If you read my comment above, the notion of a militarily effective peace-keeping force (analogous to the police but on a global scale) is absolutely implicit in what I was saying.

            Anti-war does NOT imply anti-military.

            George Orwell said it best: People sleep peaceably in their beds at night only because rough men stand ready to do violence on their behalf.

            • Exkiwiforces 2.3.1.2.1.1

              I was replying to Heather comments “peacekeeping with definitely no aggressive role on the world scene” as some people on the left don’t really understand what Peacekeeping is or are very naïve as Peacekeeping sounds so romantic where we don’t kill anyone and some answers I do get are so wide of the mark its not funny to a point. That wonder why do I bother putting on a uniform on also its gets me so angry that I drink myself stupid and waste a very good single malt whisky.

              I have George Orwell quote now in my study (was on my office door at work before I lost my marbles) along with Churchill’s quote “Jaw Jaw is better than War War.

              Like you I would like to see a rules base system international aggression on a follow country or countries.
              “The same rule-based mechanisms that constrain crime in any community … laws, courts and police … are the only means by which wars among the community of nations will be stopped. Bluntly that means some form of federated global governance; a UN that is empowered to work as it’s founders wished for”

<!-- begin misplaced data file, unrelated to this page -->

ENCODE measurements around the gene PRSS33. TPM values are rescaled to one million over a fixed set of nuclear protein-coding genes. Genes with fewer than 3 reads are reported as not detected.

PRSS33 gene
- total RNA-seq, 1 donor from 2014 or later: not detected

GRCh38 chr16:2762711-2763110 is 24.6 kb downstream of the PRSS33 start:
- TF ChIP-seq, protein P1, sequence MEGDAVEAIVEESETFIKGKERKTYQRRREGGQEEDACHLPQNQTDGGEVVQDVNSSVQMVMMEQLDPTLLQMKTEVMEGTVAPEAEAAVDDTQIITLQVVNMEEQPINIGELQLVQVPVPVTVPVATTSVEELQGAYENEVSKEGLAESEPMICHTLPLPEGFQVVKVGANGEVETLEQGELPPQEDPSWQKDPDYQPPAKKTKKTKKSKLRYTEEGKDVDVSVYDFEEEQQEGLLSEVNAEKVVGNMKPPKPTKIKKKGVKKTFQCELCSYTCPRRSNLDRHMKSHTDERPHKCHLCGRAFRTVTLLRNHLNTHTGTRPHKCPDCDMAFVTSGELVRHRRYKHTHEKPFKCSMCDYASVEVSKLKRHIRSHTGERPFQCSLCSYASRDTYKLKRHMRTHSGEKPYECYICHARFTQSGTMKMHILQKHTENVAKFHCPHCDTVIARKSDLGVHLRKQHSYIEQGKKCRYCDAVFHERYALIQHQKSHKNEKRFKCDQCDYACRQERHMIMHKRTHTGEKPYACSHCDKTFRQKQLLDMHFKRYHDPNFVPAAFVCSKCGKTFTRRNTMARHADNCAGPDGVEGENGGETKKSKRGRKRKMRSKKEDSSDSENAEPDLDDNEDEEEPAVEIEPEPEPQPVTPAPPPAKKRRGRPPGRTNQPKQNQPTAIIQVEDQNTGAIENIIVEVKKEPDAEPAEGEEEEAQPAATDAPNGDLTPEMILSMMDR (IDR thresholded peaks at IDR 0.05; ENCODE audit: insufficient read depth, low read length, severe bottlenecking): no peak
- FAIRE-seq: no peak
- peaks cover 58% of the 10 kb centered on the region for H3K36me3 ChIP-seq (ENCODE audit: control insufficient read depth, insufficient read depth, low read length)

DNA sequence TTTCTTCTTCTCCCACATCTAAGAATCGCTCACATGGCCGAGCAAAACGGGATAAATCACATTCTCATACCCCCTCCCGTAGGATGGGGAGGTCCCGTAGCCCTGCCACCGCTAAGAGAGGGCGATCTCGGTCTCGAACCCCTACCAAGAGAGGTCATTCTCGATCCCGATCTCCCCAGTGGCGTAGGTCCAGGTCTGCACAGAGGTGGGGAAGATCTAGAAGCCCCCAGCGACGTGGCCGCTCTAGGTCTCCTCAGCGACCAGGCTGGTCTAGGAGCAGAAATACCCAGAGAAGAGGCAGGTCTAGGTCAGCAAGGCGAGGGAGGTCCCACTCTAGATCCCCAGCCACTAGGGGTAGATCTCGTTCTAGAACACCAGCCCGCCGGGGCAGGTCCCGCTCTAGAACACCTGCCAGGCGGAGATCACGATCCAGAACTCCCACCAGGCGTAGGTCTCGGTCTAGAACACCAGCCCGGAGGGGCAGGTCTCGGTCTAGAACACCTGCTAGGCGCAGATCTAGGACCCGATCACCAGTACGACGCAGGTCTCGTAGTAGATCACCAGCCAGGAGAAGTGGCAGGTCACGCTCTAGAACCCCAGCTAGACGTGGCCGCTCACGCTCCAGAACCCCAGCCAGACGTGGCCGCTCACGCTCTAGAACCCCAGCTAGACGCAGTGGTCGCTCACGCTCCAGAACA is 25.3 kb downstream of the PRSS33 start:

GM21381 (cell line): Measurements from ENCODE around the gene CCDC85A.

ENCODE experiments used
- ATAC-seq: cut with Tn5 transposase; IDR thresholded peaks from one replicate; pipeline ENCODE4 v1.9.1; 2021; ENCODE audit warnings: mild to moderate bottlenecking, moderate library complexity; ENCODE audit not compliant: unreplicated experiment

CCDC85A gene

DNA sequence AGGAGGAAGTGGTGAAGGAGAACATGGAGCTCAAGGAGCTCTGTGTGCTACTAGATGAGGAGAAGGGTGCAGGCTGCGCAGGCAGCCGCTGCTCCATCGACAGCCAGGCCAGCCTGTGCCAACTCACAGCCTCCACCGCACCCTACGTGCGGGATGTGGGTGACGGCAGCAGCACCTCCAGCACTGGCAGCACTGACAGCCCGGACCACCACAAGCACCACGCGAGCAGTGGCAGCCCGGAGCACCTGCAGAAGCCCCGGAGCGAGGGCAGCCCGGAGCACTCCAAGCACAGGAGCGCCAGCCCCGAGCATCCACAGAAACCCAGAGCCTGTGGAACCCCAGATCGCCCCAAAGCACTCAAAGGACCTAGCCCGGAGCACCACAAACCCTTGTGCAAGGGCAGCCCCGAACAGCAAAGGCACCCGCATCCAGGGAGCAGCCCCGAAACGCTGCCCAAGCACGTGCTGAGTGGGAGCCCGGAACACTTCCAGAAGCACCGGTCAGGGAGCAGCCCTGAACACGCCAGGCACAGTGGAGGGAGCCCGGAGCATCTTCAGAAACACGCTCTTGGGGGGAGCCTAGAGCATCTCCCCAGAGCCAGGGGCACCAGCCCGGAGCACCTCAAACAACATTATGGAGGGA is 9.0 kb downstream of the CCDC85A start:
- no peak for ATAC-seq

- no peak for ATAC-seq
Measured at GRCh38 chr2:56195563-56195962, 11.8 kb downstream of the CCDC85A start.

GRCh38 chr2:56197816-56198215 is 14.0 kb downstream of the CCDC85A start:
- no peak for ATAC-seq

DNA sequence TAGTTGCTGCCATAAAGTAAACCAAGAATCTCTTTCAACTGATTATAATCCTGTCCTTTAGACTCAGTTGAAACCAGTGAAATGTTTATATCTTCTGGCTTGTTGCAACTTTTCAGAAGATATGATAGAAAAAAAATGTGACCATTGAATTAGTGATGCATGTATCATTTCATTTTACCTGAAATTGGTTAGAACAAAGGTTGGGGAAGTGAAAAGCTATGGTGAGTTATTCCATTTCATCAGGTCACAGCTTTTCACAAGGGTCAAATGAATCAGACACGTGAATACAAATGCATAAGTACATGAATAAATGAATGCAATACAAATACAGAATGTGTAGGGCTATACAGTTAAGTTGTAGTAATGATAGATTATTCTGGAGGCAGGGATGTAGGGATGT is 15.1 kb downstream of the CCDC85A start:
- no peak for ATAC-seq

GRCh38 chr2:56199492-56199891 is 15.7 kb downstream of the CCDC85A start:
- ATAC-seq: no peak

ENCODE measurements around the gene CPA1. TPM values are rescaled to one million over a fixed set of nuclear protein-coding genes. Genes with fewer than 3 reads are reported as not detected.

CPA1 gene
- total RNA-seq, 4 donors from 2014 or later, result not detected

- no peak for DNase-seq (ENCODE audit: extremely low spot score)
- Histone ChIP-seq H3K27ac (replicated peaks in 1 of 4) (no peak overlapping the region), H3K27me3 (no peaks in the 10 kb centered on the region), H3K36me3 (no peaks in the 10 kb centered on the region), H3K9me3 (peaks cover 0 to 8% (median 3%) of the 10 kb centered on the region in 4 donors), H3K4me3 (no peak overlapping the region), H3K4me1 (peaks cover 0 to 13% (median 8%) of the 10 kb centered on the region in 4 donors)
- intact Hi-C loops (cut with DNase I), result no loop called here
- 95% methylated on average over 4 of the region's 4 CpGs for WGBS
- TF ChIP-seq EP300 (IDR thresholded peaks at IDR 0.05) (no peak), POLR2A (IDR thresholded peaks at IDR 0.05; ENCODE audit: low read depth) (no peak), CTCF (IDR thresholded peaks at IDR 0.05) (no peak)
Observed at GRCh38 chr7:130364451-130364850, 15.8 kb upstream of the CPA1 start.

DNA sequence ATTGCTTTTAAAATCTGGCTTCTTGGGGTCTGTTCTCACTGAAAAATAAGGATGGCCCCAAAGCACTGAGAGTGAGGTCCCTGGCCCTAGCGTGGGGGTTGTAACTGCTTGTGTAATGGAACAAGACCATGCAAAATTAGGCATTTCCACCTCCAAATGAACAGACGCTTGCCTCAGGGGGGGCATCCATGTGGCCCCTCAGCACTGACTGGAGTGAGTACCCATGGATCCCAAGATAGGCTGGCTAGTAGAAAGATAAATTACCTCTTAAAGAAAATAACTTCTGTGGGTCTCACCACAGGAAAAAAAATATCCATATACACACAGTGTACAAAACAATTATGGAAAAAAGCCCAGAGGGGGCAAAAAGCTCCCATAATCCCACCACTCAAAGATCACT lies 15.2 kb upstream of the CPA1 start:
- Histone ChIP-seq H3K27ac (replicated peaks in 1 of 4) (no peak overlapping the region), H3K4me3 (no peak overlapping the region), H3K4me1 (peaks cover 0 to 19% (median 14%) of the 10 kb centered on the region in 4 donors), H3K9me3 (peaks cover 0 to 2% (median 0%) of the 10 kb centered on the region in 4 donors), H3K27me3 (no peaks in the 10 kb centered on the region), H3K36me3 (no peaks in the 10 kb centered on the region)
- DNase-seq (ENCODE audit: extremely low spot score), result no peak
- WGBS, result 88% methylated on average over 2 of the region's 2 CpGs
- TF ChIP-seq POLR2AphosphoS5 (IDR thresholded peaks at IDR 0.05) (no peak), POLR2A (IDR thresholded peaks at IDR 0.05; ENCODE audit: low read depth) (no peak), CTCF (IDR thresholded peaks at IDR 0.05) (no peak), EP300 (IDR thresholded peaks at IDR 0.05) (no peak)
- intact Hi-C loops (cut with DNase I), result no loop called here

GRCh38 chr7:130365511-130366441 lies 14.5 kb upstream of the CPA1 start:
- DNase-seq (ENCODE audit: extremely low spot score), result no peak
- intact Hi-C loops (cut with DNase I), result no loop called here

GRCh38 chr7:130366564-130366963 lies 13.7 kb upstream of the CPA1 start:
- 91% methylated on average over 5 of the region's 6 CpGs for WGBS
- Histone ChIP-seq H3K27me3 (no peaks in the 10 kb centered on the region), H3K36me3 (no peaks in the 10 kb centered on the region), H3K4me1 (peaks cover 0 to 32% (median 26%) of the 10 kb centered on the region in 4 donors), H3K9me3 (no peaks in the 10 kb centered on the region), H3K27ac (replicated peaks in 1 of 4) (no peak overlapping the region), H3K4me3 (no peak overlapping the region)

RedLogix, if I have offended you by my comments I apologise.

    • JanM 2.4

      I doubt that many people ‘on the left’ have much appetite for war have they?

    • Within left circles there are massive anti violence/war groupings from Parihaka down – googling might get you some good links.

      On here all views are expressed and I’ve never noted more than the usual sabre rattling from some lefties.

    • weka 2.6

      Hey adam, would you be ok with me reposting the Guest Post you did a couple of years back about anarchy and hope? It seems appropriate to have it up again at this time.

    • Peter 2.7

      Well I for one do not want our military involved in anything the Yanks do, as far as I am concerned they are a pariah state and the world should have nothing to do with them.

    • There still is. I’m anti-war despite my conviction that we need to ramp up our defence forces. When we need them we really need them and not having them is usually bad.

      But I’m also against sending them off to other countries to fight – at all.

      Note also that what we’re doing in Iraq and Afghanistan now is purely the result of the chicken-hawks in the right-wing.

  3. Carolyn_nth 3

    I hitchhiked through Catalonia in the 1970s. We got rides from Catalan speakers, who were very strong on their identity as separate from Spain and France. A referendum should not be the context for state violence – a captive nation.

    I’ve been to the US, but never been to Vegas. What a violent country!

    Condolences and best wishes to the survivors: RIP the victims.

    • Adrian Thornton 3.1

      Sadly it is very unsurprising the lack of international condemnation to the extreme violence used against the peaceful voters in Catalonia yesterday.